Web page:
Friday, December 6, 2013
Photo by Jan Pieter van Voorst van Beest: Hooria Majeed, Portland resident, immigrant from Afghanistan, artist husband was killed by the Taliban before she fled with her three sons and came here in 2002, profiled in �New Mainers: Portraits of Our Immigrant Neighbors.� (She is the lead of my story).
Photo by Jan Pieter van Voorst van Beest: Jose Castaneda, Portland resident, immigrant from El Salvador, works in fish-processing plant, started one of several Latino soccer teams in the area, profiled in �New Mainers: Portraits of Our Immigrant Neighbors.� (His photo will accompany the info nugget, which will direct people to read an excerpt from the book online).
Hooria Majeed's world was shattered one day when she opened the back door of her home in Kabul, Afghanistan.
She discovered the body of her husband, Abdul Karim, shot in the chest and dumped on the doorstep by the Taliban shortly after they seized control of her country in 1996.
Her husband was an accomplished artist who refused to stop creating the paintings and sculptures that were his passion and his livelihood. She was a nurse who could no longer leave the house to shop for food, never mind go to work, without covering herself from head to toe in a burqa and fearing for her safety with every step.
In one horrible instant, she and her three young sons were alone in a city where they were now considered infidels. She screamed with terror at the sight of her dead husband. She pummeled her arms and legs black and blue in her grief.
''I had no husband, no brother to look out for me,'' Majeed recalled recently in her apartment in Portland's East End. Her son, Sediq, was her interpreter.
''I could be beaten just for being outside alone,'' she said. ''It was a big problem.''
Majeed is one of 25 people featured in ''New Mainers: Portraits of Our Immigrant Neighbors,'' a new book that will be released Feb. 27 at a reception at the University of Southern Maine. She and her boys arrived here in 2002 after spending several years living as refugees in Pakistan.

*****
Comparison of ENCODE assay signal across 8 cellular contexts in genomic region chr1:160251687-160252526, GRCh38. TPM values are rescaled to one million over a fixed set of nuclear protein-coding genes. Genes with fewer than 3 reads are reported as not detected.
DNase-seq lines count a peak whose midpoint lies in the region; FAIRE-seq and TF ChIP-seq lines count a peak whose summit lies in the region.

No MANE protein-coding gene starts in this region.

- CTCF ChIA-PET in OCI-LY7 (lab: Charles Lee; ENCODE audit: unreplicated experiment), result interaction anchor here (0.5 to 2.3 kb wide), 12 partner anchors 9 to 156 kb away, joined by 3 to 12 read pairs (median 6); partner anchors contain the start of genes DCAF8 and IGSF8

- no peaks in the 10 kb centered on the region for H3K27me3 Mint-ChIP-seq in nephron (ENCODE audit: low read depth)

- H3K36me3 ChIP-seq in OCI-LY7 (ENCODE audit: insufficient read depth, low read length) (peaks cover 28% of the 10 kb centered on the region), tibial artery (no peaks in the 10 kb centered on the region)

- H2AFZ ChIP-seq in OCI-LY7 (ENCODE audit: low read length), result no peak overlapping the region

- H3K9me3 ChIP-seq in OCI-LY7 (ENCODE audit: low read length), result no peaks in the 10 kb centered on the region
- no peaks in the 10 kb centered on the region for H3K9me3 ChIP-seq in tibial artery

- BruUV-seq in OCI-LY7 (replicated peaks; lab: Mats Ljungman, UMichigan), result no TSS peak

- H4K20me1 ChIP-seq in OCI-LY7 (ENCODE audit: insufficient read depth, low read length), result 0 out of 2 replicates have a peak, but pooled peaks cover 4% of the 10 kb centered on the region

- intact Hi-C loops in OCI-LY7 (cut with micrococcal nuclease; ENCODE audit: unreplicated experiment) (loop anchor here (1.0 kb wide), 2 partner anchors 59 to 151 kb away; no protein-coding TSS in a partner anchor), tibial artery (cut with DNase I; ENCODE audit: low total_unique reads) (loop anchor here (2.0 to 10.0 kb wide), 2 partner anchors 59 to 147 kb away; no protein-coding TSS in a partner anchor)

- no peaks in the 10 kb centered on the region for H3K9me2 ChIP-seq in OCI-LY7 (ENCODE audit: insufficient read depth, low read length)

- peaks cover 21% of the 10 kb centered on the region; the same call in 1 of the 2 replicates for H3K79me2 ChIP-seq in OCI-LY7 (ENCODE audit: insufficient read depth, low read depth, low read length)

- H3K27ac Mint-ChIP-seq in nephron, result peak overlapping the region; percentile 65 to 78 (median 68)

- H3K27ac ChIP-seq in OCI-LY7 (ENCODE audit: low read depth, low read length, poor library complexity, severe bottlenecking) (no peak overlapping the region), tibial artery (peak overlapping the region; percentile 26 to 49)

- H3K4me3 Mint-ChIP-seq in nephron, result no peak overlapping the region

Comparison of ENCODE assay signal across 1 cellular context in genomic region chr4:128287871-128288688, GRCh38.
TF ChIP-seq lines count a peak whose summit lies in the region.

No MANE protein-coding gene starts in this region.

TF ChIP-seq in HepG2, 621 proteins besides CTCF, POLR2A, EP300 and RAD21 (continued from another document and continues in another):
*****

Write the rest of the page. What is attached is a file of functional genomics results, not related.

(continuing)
The book contains profiles and photographs of individuals and couples who came to Maine in the last few decades.
They hail from every hemisphere and represent the changing face of a state whose population has been largely white for a long time. They are men and women, professionals and laborers, artists and athletes, each carrying compelling stories of their pasts and making significant contributions in their new home.
''Maine's immigrant population is small, but it's one of the most diverse in the nation,'' said Pat Nyhan, author of the 25 profiles. ''We wanted to discover who these immigrants are, to get to know them as people and learn how they came to live here.''
Nyhan, who lives in South Portland, is a former staff writer at the Maine Sunday Telegram and the former Portland Evening Express and the Maine Times. She has written two other books: ''Zigzag: A Working Woman's Life in Changing Times'' and ''Let the Good Times Roll: A Guide to Cajun & Zydeco Music.''
The black-and-white photos that accompany each profile were taken by Jan Pieter van Voorst van Beest, a former business executive who moved to Maine from the Netherlands in 1970. He lives in Pownal and has published three books of photography: ''San Miguel de Allende''; ''Portland, Maine, in Black and White,'' and ''Flesh and Stone.''
The author and photographer have been friends since the 1970s. They decided to collaborate on the book a year ago, spurred by a mutual interest in Maine's increasingly diverse immigrant community.
Nyhan was already close to the subject. For the last three years, she has taught English classes for immigrants at Portland Adult Education and Barber Foods, a meat-processing plant that employs many newcomers.
In the early 1970s, she served in the Peace Corps, teaching English at a boys' high school in Kabul, where she also volunteered at an English-language newspaper. More recently, she was a researcher for Human Rights Watch from 2000 to 2002, when she wrote about African issues and visited Kenya.
To help develop the book and contact immigrants, Nyhan and van Voorst van Beest reached out to Reza Jalali, an Iranian immigrant who has lived in Maine for more than two decades. Jalali, who lives in Falmouth, manages the Office of Multicultural Affairs at the University of Southern Maine. He also teaches at USM and lectures nationally on Islam, the Middle East and refugee issues.